Scientists studying a young protostar about 750 light-years from Earth in the constellation Perseus, have found that material in the disk surrounding the star could have dragged in and twisted magnetic fields from the larger surrounding area, thus providing clues as to how disks channel raw material onto the growing star.
Using the National Science Foundation's Karl G. Jansky Very Large Array (VLA) radio telescope to produce images with unprecedented detail, a team of researchers have measured the polarisation (alignment) of radio waves, emitted by the dusty material, to reveal the configuration of magnetic fields in this region near a young star dubbed NGC1333 IRAS 4A. It is thought that as material from the envelope of dust and gas surrounding the protostar falls inward toward the rotating disk, it has dragged magnetic field lines in with it, thus altering the structure of the magnetic field from a circular morphology near the star compared with the hourglass morphology seen on larger scales.
"Our VLA observations are showing us this region, where the change in shape of the magnetic field is taking place," said Erin Cox, a researcher at the University of Illinois Urbana-Champaign and lead author of a paper submitted recently to the Astrophysical Journal Letters. These morphologies that show frozen-in field lines are consistent with the field being dragged in by rotating material entering the infall region of a disk and it is also the first polarisation detection of a protostar at these wavelengths (8 and 10 millimetres).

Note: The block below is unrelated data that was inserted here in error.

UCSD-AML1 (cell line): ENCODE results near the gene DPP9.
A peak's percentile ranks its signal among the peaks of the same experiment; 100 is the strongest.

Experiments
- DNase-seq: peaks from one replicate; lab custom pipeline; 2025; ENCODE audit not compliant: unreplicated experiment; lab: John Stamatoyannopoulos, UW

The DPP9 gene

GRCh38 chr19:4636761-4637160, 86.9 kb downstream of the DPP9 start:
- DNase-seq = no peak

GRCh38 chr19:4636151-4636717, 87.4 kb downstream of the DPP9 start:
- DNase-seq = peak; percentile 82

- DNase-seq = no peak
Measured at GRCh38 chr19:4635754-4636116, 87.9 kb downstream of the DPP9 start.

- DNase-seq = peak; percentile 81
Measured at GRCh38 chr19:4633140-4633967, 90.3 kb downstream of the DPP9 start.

The process of star formation is a key phenomenon in astrophysics, however despite the fundamental nature of this process, it still remains poorly understood. It is thought that magnetism plays a key role in star formation from regulating disk accretion, outflows to wind launching, but to what degree these mechanisms play a part is still debated. "The alignment of magnetic fields in this region near young stars is very important to the development of the disks that orbit them. Depending on its alignment, the magnetic field can either hinder the growth of the disk or help funnel material onto the disk, allowing it to grow," said Leslie Looney, of the University of Illinois at Urbana-Champaign and a co-author of the paper.
This system containing NGC1333 IRAS 4A is actually made up of two protostars in a circumbinary envelope that contains material with a total mass more than twice that of our Sun. Observations of the protostar and its envelope also indicate that numerous particles, from millimetre to centimetresized, are present in the disk. Since the young star is only about 10,000 years old – a baby in astronomical timescales – it could be an indication that grains form and grow quickly in the environment of a still-forming star: another process which is still unresolved and hence heavily debated by researchers in the field of star formation.